Park's more than 400 colorful scarves help brighten winter for needy

Volunteers' yearlong effort of knitting and crocheting pays off this week  in Manchester, New Hampshire.

Story highlights

  • Church holds clothing drive for second year so those in need can stay warm
  • Minister says she hopes efforts "will inspire other people to do similar things"

(CNN)The hundreds of scarves and mittens that adorned a New Hampshire park this week certainly brightened things up. But they were not meant to be decorative.

They were part of Scarves in the Park, a clothing drive by a church Tuesday at Veterans Memorial Park in Manchester. For a second year, Longmeadow Congregational Church, United Church of Christ, in nearby Auburn held the event to help those in need stay warm as temperatures begin to fall.
    The scarves and mittens had encouraging notes attached to them.
    "Our church is always looking out for some way of reaching out that engages people, that has people doing more than just writing a check," the Rev. Ruth Gallot told CNN affiliate WMUR-TV in Manchester.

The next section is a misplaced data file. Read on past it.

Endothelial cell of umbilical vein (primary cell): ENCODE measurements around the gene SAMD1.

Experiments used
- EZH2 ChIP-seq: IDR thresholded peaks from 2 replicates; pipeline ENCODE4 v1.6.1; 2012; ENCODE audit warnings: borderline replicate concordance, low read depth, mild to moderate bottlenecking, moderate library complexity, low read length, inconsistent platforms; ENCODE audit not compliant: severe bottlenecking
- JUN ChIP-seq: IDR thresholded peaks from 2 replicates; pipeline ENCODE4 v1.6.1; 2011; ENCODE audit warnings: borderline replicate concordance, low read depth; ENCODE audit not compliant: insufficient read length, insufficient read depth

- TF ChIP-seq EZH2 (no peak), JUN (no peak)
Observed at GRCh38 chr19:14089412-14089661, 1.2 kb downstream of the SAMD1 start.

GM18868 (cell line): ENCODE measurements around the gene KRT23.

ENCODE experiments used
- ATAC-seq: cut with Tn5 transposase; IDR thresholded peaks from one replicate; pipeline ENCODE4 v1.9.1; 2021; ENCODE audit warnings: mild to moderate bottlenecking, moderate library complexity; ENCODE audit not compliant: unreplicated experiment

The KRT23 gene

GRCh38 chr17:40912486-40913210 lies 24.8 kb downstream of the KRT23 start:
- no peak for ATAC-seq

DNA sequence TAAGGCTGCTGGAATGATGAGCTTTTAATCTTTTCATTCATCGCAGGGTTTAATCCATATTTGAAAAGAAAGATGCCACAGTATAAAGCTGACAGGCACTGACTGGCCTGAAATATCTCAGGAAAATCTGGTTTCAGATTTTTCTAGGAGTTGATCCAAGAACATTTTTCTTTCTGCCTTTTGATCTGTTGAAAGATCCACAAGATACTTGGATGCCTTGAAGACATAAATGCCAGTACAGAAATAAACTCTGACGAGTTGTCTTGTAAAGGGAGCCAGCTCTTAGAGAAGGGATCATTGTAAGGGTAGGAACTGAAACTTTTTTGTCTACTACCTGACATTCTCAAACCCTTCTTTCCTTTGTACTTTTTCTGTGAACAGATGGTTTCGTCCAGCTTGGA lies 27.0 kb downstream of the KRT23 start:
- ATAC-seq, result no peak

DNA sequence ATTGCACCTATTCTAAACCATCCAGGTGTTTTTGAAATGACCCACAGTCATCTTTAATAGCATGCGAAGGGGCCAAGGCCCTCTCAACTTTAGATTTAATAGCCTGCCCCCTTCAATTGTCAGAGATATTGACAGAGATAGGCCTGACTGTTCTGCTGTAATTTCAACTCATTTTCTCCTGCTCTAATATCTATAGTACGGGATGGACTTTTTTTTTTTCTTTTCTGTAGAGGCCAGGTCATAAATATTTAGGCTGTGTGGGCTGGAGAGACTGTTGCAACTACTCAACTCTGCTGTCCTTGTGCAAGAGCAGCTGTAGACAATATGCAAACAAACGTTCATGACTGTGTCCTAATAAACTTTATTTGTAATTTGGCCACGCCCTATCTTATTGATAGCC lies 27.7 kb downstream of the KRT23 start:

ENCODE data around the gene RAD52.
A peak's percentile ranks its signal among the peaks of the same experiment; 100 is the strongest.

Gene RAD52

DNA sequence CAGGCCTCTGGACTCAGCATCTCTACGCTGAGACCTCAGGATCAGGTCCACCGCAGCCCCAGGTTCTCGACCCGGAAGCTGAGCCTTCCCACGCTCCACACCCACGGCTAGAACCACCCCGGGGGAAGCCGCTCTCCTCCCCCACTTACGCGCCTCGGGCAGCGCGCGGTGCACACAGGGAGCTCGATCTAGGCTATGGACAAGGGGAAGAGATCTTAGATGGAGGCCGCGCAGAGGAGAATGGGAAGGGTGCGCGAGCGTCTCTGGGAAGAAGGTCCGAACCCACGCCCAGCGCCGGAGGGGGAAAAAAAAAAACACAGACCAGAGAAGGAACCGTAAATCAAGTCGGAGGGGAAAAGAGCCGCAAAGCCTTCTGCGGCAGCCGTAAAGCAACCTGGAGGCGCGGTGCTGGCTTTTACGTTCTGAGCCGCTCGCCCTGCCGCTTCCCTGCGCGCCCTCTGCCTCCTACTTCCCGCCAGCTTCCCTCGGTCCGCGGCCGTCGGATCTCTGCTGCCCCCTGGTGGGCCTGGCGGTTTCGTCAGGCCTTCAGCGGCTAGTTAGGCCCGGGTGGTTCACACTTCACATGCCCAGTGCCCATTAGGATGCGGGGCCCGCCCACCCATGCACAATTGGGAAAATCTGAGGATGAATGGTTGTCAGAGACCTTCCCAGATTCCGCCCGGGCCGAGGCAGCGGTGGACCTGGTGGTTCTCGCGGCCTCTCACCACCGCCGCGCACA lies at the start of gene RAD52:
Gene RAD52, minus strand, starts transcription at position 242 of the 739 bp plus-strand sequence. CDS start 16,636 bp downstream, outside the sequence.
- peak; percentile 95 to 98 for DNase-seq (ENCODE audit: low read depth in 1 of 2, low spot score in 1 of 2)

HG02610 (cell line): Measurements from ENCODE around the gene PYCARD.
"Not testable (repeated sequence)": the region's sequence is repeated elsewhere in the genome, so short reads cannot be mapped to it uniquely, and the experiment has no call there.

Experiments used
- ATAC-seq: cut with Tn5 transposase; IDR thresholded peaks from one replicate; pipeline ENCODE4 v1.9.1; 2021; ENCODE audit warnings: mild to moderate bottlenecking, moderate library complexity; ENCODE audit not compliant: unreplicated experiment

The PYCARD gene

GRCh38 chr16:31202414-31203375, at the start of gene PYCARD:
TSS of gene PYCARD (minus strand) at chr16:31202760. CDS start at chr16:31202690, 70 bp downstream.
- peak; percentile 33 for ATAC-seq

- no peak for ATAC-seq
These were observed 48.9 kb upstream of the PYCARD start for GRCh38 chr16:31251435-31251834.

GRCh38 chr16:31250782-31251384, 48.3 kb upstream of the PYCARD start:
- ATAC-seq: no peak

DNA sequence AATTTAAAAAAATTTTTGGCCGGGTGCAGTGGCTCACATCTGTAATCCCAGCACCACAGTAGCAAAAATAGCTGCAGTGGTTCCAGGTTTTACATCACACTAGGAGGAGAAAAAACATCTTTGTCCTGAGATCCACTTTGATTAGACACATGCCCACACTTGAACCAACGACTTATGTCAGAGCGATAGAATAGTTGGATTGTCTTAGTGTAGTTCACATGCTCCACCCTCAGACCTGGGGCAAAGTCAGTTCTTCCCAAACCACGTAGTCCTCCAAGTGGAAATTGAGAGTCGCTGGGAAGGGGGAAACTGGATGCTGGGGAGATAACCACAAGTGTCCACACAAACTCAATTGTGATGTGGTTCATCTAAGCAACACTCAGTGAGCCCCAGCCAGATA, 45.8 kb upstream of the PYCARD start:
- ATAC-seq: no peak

Last year, the church had gathered 75 scarves to give away. This year, the number passed 400, thanks to a yearlong effort of knitting and crocheting by volunteers.
    "We told people to use whatever yarn you have," Gallot told the TV station. "If you have yarn you want to get rid of, you've got it stocked in your house and are spring cleaning, give it to us, and we have knitters and crocheters who contact us, and we give them the yarn."
    The brightly colored scarves and mittens adorn Veterans Memorial Park in Manchester.
    Gallot told the station that the church chose to distribute the items, attached with notes of kind words, at the park rather than donating them to a thrift shop to reach as many of those in need as possible.
    "We also know that some people won't necessarily go in those places, and we just feel it's important for us not to vet everybody to see if they are worthy of our help," she told WMUR. "We're doing it to help."
    Licrese Kanyegere, a native of the Republic of Congo, attended the event to pick out items for her seven children, according to the station. "This means a lot, because it keeps us warm, because it's very, very cold here," Kanyegere to WMUR.
    The church and its volunteers chose the park to reach as many people as possible, its minister says.
    Gallot declines to take credit for this method of charitable distribution. Rather, a similar event held by a United Church of Christ church years earlier inspired her.
    "Our hope is that the publicity we have received will inspire other people to do similar things in their areas," she said in an email.